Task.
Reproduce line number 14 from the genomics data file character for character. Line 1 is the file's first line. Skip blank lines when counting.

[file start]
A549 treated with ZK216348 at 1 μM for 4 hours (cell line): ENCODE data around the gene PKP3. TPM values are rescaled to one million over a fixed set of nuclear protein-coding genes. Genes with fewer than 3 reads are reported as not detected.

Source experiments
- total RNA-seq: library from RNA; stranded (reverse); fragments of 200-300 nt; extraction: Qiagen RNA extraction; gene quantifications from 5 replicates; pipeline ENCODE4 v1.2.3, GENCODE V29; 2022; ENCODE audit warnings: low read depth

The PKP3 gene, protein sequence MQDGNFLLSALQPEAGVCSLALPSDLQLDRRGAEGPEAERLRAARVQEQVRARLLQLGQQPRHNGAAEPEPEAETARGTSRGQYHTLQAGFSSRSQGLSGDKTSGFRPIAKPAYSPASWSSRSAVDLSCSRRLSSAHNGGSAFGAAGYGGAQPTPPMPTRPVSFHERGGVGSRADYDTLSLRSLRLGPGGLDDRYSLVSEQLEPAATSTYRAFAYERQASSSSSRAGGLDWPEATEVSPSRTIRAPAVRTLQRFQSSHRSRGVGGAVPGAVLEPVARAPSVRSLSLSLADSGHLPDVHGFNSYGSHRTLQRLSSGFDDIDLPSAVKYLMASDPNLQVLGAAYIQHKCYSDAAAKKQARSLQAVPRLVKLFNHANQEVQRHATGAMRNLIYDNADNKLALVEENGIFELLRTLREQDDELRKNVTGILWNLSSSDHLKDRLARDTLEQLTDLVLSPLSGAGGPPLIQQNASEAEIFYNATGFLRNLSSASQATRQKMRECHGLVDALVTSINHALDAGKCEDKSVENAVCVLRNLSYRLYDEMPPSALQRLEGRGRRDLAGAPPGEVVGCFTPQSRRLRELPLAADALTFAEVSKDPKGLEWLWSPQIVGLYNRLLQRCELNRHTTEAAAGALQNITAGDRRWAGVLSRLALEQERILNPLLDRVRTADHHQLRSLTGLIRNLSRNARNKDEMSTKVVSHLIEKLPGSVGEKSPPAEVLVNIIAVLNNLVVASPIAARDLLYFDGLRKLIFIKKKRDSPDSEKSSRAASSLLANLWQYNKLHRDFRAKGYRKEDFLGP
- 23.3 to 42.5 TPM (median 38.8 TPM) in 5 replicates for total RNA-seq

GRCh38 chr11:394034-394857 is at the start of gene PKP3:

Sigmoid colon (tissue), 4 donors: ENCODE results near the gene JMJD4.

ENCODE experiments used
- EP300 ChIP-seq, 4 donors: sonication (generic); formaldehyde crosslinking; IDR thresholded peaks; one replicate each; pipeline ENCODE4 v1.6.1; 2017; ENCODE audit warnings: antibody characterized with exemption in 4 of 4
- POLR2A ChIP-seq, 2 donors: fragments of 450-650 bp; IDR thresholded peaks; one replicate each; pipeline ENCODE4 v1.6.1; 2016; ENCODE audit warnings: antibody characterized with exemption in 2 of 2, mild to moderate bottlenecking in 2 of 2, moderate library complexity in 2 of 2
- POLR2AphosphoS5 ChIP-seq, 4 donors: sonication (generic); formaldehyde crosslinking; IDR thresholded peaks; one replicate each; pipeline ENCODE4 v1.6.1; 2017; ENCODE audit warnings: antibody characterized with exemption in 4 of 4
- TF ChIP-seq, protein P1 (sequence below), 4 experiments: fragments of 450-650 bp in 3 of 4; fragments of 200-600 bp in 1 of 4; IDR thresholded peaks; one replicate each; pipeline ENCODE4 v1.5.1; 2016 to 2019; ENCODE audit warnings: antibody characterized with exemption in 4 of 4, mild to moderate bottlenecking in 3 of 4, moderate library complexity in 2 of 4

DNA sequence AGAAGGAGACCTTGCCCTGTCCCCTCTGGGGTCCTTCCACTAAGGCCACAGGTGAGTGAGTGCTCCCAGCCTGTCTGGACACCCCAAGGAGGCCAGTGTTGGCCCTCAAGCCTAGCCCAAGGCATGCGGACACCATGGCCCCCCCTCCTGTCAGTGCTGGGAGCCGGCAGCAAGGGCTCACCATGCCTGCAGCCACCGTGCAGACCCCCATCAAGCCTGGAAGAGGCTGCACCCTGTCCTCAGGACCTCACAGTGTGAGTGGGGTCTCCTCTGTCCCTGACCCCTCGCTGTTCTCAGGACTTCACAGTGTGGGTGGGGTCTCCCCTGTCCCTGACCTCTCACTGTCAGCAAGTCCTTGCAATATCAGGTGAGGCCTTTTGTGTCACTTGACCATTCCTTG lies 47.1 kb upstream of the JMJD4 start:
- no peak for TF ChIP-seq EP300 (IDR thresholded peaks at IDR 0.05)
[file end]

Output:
- no peak for TF ChIP-seq EP300 (IDR thresholded peaks at IDR 0.05)